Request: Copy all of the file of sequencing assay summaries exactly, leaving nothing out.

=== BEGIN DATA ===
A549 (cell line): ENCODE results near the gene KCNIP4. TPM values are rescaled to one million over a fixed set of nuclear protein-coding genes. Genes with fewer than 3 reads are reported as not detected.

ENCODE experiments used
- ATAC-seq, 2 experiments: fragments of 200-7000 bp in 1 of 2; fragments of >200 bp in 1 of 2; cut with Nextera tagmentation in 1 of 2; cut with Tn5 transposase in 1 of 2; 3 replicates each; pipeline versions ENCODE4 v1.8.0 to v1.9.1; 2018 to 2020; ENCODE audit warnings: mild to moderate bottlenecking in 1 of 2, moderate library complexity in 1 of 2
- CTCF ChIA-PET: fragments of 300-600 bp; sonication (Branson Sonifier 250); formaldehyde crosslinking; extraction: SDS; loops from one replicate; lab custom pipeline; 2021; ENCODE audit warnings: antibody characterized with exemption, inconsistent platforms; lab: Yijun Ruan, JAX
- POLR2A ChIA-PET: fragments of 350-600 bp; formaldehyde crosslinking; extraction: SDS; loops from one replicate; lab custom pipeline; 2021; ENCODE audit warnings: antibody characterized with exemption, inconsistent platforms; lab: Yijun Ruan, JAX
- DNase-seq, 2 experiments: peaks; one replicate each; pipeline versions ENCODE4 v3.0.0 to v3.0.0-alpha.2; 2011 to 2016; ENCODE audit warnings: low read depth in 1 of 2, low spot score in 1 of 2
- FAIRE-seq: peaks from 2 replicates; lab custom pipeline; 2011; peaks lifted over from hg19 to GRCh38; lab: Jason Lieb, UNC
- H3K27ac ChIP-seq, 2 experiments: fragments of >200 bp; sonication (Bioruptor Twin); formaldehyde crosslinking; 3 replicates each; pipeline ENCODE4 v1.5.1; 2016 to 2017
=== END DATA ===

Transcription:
A549 (cell line): ENCODE results near the gene KCNIP4. TPM values are rescaled to one million over a fixed set of nuclear protein-coding genes. Genes with fewer than 3 reads are reported as not detected.

ENCODE experiments used
- ATAC-seq, 2 experiments: fragments of 200-7000 bp in 1 of 2; fragments of >200 bp in 1 of 2; cut with Nextera tagmentation in 1 of 2; cut with Tn5 transposase in 1 of 2; 3 replicates each; pipeline versions ENCODE4 v1.8.0 to v1.9.1; 2018 to 2020; ENCODE audit warnings: mild to moderate bottlenecking in 1 of 2, moderate library complexity in 1 of 2
- CTCF ChIA-PET: fragments of 300-600 bp; sonication (Branson Sonifier 250); formaldehyde crosslinking; extraction: SDS; loops from one replicate; lab custom pipeline; 2021; ENCODE audit warnings: antibody characterized with exemption, inconsistent platforms; lab: Yijun Ruan, JAX
- POLR2A ChIA-PET: fragments of 350-600 bp; formaldehyde crosslinking; extraction: SDS; loops from one replicate; lab custom pipeline; 2021; ENCODE audit warnings: antibody characterized with exemption, inconsistent platforms; lab: Yijun Ruan, JAX
- DNase-seq, 2 experiments: peaks; one replicate each; pipeline versions ENCODE4 v3.0.0 to v3.0.0-alpha.2; 2011 to 2016; ENCODE audit warnings: low read depth in 1 of 2, low spot score in 1 of 2
- FAIRE-seq: peaks from 2 replicates; lab custom pipeline; 2011; peaks lifted over from hg19 to GRCh38; lab: Jason Lieb, UNC
- H3K27ac ChIP-seq, 2 experiments: fragments of >200 bp; sonication (Bioruptor Twin); formaldehyde crosslinking; 3 replicates each; pipeline ENCODE4 v1.5.1; 2016 to 2017